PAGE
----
Defendants faced with putative wide-reaching class action litigation are equipped with a variety of strategies for defeating class certification. One potential silver bullet, however, expires early, and defendants must deploy it even before a class certification motion is filed in order to wield it effectively. The United States District Court for the Central District of California’s recent decision granting summary judgment to Unilever United States, Inc. in a would-be class action concerning its St. Ives Apricot facial scrub underscores this strategy for (successfully) defeating class certification: Win the case on summary judgment first.
President Trump recently signed the SUPPORT, or Substance-Use Disorder Prevention That Promotes Opioid Recovery and Treatment, for Patients and Communities Act (the “Act”), aimed at curbing the overuse of opioids in the United States. The Act is far-reaching, and it includes changes to Medicare, Medicaid and other public health efforts. Certain sections, especially those in Title III, “FDA and Controlled Substance Provisions,” will have a direct impact on manufacturers of certain products used to treat chronic pain.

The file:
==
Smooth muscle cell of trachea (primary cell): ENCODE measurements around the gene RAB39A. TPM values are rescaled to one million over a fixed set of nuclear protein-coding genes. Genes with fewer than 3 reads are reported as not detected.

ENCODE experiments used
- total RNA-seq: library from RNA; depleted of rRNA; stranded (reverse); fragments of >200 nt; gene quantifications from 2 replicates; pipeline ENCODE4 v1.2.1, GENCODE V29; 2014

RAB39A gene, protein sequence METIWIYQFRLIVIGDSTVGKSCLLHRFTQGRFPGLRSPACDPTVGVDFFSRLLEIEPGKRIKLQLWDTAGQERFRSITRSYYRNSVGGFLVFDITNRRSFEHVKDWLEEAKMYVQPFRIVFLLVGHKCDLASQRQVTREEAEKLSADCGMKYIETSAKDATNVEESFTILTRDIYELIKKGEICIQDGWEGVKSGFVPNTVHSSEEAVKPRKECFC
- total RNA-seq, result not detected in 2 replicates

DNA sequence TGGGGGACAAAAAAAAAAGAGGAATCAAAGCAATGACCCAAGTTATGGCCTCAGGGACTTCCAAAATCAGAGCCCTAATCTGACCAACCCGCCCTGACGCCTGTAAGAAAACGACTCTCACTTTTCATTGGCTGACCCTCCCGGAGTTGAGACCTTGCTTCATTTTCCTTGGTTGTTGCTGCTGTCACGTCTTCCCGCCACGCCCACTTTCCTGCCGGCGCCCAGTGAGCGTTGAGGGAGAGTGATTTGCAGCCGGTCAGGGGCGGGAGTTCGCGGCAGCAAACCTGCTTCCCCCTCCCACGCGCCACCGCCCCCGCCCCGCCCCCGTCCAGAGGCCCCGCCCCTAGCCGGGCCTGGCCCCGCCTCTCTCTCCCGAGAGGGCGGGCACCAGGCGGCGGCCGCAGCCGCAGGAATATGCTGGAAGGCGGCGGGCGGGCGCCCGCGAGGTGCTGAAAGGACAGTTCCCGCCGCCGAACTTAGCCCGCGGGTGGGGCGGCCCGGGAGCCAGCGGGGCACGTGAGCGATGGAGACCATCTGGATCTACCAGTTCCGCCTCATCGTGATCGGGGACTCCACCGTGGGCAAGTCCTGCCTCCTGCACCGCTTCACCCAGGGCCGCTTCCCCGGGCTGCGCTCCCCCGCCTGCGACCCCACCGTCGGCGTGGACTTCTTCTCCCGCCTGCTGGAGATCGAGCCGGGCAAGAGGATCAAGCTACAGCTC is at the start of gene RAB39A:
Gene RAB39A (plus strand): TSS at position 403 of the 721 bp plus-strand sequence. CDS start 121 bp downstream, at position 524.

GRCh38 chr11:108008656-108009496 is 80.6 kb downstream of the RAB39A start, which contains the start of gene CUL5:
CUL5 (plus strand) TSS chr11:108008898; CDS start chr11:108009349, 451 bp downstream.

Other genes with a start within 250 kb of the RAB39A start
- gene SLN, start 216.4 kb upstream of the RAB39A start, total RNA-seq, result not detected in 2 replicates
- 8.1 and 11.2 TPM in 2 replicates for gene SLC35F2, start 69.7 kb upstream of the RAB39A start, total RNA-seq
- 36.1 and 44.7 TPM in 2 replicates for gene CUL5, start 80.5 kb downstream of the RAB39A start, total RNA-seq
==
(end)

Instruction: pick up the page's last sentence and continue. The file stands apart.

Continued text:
The Consumer Product Safety Commission (CPSC) recently held a public hearing to discuss its potential role in overseeing the safety of smart devices collectively referred to as the Internet of Things (IoT). As Wi-Fi- and Bluetooth-enabled devices ranging from coffeemakers to thermostats to medical devices flood the marketplace, regulators and consumer safety advocates alike have raised concerns about whether the current framework of government regulations adequately protects consumers. While the hearing was only one step towards increased regulation, it did highlight possible steps the CPSC may take, as well as possible pitfalls raised by industry members and the legal community.